CRP Acres Down

USDA has accepted more than 2 million acres in offers from ag producers and landowners through the Conservation Reserve Program or CRP general signup. This included more than 5,000 acres in Wisconsin.

This is the first of the program’s multiple signups happening this year, with about 3.4 million acres expiring this year. Agriculture Secretary Tom Vilsack encourages producers and landowners to consider the Grassland and Continuous signups, both of which are currently open. 

USDA Secretary Vilsack comments on CRP numbers

Wisconsin FSA Director Gene Schriefer says CRP is an important tool in helping mitigate climate change and conserve natural resources. He adds this announcment is just the first opportunity for producers to take advantage of the program.

“Our conservation programs are voluntary, and at the end of the day, producers are making their decisions based upon their own priorities, balancing their desire for environmental protection of highly erodible and sensitive lands and economics, as the program was designed to allow and encourages,” says Schriefer.

He says producers are still looking at options under the working-lands Grassland Conservation Reserve Program, the more targeted buffer-type practices under Continuous CRP, and partnership opportunities through the Conservation Reserve Enhancement Program or CREP. 

“For farmers who have decided to return all or a portion of their land into production agriculture, USDA will also be reaching out to ensure they understand and can take advantage of options to either prepare the land for production or transition it to beginning farmers,” says Schriefer. 

USDA Secretary Vilsack explains how the agency is balancing CRP and climate initiatives with the need for more production agriculture

Producers submitted re-enrollment offers for just over half of expiring acres, similar to the rate in 2021. Offers for new land under General CRP were considerably lower compared to last year’s numbers, with fewer than 400,000 acres being offered this year versus over 700,000 acres offered last year.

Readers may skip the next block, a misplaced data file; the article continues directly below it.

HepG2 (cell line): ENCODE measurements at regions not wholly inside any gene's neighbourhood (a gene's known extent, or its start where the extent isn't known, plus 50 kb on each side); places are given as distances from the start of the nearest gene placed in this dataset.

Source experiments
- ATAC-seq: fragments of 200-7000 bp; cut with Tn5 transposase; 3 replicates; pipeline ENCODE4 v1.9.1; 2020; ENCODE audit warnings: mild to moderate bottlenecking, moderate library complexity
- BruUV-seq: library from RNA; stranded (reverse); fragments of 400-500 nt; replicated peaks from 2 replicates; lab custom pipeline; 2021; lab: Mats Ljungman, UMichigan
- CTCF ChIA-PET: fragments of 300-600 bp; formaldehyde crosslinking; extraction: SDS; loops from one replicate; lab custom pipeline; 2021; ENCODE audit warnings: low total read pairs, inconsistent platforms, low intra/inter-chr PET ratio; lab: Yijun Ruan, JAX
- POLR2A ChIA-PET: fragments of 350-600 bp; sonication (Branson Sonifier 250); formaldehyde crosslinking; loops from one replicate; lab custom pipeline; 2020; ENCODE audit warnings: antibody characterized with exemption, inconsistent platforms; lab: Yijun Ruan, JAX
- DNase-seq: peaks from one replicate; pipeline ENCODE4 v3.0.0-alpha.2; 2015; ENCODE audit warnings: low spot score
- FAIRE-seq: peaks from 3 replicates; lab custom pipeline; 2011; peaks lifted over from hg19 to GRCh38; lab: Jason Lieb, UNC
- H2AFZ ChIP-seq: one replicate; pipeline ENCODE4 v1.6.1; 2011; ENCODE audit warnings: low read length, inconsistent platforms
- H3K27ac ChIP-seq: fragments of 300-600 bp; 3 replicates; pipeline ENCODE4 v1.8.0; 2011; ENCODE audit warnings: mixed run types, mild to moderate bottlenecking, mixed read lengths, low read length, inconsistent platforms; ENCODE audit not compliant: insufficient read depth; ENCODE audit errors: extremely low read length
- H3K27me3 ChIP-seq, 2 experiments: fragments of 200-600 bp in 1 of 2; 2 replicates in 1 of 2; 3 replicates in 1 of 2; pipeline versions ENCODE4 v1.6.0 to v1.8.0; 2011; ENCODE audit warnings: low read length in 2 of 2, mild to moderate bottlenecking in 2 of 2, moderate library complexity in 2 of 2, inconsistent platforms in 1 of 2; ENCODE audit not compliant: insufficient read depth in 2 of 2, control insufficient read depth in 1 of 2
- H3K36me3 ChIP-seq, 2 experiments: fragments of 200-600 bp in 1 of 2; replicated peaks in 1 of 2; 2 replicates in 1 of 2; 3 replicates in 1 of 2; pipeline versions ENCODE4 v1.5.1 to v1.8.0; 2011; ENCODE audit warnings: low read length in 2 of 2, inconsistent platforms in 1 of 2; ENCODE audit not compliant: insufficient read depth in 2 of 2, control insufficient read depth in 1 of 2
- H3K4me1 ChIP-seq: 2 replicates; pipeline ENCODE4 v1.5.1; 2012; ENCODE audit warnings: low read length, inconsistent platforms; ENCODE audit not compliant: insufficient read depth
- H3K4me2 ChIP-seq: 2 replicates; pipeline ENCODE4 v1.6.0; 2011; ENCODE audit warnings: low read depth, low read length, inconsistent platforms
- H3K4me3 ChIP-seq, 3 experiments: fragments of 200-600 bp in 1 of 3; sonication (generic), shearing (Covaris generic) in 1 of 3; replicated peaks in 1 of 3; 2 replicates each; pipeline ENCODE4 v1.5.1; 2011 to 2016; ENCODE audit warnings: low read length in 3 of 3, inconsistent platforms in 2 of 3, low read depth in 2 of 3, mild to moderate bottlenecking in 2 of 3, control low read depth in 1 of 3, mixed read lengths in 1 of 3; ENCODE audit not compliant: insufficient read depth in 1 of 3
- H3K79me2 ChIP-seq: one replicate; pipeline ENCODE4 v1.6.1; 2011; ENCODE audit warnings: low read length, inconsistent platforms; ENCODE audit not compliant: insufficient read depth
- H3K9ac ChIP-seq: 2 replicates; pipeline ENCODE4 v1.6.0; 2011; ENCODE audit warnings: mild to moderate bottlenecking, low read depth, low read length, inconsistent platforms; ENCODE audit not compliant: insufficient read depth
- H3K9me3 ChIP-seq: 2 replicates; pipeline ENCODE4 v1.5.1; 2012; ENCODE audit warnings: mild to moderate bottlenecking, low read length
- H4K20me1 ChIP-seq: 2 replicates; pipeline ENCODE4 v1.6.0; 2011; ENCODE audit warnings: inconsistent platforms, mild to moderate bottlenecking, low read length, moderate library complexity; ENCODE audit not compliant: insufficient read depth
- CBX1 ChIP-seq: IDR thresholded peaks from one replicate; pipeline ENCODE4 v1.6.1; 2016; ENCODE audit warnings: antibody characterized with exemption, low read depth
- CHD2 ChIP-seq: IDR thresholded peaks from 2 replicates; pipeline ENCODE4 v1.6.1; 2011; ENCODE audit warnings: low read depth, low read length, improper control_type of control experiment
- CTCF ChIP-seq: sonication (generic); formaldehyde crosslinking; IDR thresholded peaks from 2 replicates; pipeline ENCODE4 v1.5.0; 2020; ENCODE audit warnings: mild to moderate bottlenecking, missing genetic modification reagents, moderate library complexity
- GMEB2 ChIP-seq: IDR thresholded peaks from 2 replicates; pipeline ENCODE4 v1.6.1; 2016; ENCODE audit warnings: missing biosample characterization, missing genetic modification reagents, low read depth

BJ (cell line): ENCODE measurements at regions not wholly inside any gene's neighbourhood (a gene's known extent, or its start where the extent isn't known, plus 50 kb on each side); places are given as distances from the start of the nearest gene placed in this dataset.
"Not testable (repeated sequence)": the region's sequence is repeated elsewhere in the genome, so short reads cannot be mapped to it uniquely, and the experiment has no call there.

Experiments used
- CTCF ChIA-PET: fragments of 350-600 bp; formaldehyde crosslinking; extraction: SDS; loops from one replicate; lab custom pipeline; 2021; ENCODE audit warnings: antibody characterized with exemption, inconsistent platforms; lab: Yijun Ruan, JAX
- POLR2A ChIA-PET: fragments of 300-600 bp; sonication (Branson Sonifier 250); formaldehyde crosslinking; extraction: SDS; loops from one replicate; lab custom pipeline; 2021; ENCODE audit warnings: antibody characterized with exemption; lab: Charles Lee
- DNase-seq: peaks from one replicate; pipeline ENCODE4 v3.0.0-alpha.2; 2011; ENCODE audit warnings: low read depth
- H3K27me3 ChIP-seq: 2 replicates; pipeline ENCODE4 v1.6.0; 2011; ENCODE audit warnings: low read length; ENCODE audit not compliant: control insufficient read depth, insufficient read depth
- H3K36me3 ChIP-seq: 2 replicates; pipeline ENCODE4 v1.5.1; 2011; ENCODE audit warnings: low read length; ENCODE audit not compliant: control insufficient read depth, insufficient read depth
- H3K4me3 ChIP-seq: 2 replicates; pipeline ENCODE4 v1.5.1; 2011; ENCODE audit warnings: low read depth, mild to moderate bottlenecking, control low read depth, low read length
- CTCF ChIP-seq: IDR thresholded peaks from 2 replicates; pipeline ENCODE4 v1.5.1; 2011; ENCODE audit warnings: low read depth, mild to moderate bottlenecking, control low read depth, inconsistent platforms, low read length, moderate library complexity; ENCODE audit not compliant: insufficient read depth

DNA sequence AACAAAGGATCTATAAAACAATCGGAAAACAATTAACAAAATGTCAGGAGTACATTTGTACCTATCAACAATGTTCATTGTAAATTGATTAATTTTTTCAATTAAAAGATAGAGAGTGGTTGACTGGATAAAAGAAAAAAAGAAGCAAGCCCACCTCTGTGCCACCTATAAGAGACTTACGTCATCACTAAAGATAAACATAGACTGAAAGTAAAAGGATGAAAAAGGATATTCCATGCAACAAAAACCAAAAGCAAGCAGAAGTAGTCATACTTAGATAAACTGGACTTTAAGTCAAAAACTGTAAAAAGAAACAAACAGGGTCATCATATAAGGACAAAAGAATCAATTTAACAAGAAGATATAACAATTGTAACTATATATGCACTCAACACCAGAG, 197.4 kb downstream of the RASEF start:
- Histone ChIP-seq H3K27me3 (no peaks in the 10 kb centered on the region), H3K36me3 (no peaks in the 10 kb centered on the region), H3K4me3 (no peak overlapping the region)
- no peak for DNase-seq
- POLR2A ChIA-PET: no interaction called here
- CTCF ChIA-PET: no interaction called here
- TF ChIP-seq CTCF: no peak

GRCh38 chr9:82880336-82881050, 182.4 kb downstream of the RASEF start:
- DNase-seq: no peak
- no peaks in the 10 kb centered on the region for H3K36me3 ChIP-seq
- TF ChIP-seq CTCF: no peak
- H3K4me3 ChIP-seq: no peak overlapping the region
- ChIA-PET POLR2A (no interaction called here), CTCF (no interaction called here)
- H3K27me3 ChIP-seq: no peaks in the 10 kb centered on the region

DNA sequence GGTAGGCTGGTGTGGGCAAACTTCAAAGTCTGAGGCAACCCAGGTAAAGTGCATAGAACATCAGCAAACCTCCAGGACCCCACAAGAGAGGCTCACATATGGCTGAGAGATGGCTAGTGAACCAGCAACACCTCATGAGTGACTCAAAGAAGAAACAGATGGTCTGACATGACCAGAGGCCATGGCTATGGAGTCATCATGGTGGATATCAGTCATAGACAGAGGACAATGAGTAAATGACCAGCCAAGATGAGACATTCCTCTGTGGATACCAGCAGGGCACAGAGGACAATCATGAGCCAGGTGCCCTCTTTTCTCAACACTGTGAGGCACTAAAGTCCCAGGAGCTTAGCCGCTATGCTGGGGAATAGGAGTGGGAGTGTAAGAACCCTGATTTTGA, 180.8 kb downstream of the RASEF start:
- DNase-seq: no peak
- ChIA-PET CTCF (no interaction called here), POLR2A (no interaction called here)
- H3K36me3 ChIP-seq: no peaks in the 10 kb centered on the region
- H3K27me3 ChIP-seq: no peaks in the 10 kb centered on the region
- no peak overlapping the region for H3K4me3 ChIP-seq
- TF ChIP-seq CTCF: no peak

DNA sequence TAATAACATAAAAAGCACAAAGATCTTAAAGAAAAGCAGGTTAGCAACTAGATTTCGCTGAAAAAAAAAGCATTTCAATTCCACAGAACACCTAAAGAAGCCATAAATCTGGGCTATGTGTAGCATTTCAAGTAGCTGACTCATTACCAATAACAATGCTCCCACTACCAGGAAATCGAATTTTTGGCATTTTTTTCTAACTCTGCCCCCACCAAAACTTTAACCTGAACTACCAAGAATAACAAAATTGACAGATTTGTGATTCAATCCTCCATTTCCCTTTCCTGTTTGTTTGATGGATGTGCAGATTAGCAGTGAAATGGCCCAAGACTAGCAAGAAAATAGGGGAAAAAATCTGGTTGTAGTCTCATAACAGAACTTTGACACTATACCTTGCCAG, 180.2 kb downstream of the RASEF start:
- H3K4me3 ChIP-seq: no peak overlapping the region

The three other types of CRP—Grasslands, Continuous, and CREP—are still available for either working-lands or targeted, often smaller sub-field, offers. Producers have submitted offers on nearly 260,000 acres through the Continuous and CREP signup so far this year. The Grassland signup – which last year had its highest participation ever – closes Friday, May 13. 

The General CRP Signup 58 ran from Jan. 31 to March 11.

Through CRP, producers and landowners establish long-term, resource-conserving plant species, such as approved grasses or trees, to control soil erosion, improve soil health and water quality, and enhance wildlife habitat on agricultural land. In addition to the other well-documented benefits, lands enrolled in CRP are playing a key role in climate change mitigation efforts across the country. 

USDA Secretary Vilsack touts CRP program

In 2021, FSA introduced improvements to the program, which included a new Climate-Smart Practice Incentive to increase carbon sequestration and reduce greenhouse gas emissions. This incentive provides a 3 percent, 5 percent or 10 percent incentive payment based on the predominant vegetation type for the practices enrolled — from grasses to trees to wetland restoration.